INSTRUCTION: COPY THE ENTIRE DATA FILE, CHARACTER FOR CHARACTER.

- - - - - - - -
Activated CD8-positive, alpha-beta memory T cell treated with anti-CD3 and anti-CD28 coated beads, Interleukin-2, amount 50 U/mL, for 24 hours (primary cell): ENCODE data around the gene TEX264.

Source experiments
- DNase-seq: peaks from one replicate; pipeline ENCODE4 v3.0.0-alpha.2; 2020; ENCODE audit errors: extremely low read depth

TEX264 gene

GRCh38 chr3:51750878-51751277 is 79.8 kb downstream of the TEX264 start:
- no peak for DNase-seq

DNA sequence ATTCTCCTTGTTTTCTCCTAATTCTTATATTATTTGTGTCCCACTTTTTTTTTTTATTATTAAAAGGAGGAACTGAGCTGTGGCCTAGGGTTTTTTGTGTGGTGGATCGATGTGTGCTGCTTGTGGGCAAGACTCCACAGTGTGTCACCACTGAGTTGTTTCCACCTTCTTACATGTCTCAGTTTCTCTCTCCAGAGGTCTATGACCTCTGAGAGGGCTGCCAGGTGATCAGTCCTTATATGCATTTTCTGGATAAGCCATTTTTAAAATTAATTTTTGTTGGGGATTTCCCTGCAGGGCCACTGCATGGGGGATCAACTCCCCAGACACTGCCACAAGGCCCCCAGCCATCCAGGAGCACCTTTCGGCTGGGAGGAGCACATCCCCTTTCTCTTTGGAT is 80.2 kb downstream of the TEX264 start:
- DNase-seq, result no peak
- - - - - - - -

Activated CD8-positive, alpha-beta memory T cell treated with anti-CD3 and anti-CD28 coated beads, Interleukin-2, amount 50 U/mL, for 24 hours (primary cell): ENCODE data around the gene TEX264.

Source experiments
- DNase-seq: peaks from one replicate; pipeline ENCODE4 v3.0.0-alpha.2; 2020; ENCODE audit errors: extremely low read depth

TEX264 gene

GRCh38 chr3:51750878-51751277 is 79.8 kb downstream of the TEX264 start:
- no peak for DNase-seq

DNA sequence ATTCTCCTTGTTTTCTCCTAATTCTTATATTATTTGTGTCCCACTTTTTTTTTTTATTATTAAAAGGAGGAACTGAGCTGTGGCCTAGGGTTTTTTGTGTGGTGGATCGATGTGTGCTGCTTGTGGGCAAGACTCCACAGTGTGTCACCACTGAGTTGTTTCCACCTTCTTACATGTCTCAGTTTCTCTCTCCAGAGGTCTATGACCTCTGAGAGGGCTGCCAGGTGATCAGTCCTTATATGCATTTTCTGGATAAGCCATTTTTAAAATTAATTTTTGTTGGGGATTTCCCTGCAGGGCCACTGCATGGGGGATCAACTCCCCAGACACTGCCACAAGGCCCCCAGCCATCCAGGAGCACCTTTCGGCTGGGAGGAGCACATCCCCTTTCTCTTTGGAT is 80.2 kb downstream of the TEX264 start:
- DNase-seq, result no peak